The Upshot: One of the strongest debut albums in recent memory, it’s like Neil Young & Crazy Horse if the Bevis Frond’s Nick Saloman joined to kick Young’s ass.
BY MICHAEL TOLAND
All of us in the business of musical obsessions have our dream mashups, whether it be members of certain bands working together or a genre clash you’ve always thought made sense. Heron Oblivion, the debut LP by the band of the same name, offers up a blend of elements you didn’t realize you always wanted.
Vanguard cut “Beneath Fields” tells the story: a folkie melody that sounds like a Fairport Convention outtake floats across sedate wah-wah licks, before drummer Meg Baird (Espers) adds an ethereal vocal on top. Befores the mist threatens to obscure all, guitarists Charlie Saufley (Assemble Head in Sunburst Sound) and Noel Von Harmonson (Comets On Fire, Sic Alps) burst free of their shackles and engage in hand-to-hand combat, skronk claws and feedback fangs bared. Bassist Ethan Miller (also Comets on Fire) unflappably holds it all together. It’s like Neil Young & Crazy Horse if the Bevis Frond’s Nick Saloman joined to kick Young’s ass.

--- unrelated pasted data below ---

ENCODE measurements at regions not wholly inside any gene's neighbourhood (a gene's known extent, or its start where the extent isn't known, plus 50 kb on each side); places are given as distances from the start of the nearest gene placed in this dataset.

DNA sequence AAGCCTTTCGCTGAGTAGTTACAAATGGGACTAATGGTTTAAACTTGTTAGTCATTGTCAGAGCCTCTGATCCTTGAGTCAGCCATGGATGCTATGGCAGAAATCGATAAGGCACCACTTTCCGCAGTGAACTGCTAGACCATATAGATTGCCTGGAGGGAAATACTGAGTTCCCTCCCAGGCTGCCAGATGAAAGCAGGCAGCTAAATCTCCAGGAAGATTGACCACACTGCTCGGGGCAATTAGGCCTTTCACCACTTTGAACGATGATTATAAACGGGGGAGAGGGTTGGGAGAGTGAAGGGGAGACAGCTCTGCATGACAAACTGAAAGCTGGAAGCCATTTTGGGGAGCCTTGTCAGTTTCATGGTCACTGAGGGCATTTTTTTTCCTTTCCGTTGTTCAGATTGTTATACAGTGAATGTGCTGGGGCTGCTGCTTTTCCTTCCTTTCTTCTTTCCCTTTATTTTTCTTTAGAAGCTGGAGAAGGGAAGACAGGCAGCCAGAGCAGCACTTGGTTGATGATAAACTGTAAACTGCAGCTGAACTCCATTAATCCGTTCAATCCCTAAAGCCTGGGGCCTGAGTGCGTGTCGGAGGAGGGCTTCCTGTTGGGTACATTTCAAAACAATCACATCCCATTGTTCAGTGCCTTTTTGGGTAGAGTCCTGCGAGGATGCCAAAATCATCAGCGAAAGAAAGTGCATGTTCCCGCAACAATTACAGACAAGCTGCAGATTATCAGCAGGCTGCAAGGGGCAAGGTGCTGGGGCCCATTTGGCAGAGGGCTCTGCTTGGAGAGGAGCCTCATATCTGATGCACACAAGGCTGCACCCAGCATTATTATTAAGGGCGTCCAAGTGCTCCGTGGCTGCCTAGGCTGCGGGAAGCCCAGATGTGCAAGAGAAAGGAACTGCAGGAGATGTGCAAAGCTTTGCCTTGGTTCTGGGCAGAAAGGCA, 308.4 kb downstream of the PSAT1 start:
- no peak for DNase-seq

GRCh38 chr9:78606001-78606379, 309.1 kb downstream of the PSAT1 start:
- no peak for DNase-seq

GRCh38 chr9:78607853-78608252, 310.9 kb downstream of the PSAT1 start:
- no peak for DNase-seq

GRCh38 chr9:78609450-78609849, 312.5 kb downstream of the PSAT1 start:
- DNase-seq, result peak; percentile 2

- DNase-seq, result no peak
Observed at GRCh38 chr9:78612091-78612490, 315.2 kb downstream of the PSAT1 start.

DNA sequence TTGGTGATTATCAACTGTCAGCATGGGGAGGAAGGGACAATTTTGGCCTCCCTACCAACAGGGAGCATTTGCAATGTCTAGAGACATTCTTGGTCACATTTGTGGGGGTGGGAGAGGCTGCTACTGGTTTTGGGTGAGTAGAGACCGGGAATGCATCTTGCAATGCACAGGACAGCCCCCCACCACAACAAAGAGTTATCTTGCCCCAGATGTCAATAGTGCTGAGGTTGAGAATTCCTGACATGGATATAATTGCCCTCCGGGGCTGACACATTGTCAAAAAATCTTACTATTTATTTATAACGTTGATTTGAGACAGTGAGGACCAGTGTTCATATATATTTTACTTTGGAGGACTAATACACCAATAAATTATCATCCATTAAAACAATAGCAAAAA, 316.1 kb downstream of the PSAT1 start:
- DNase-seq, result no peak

To say the rest of the record follows suit isn’t inaccurate, but sells it short at the same time: at no point does the album become formulaic. “Oriar” and “Sudden Lament” also put folk rock tunes through pickups on the edge of burnout, with Baird’s lovely soprano gently filling what little space is left. “Rama” and “Seventeen Landscapes” push the dynamics to the extremes, with low-key first halves barely above a whisper, followed by explosions of amplifier hell as Saufley and Von Harmonson try to kill everything in sight. It’s an approach that should get old, but never does – a testament to Baird’s smoky appeal, the guitarists’ eager imagination and the strength of the songs. All of it makes Heron Oblivion one of the strongest debut albums in recent memory.
DOWNLOAD: “Seventeen Landscapes,” “Oriar,” “Beneath Fields”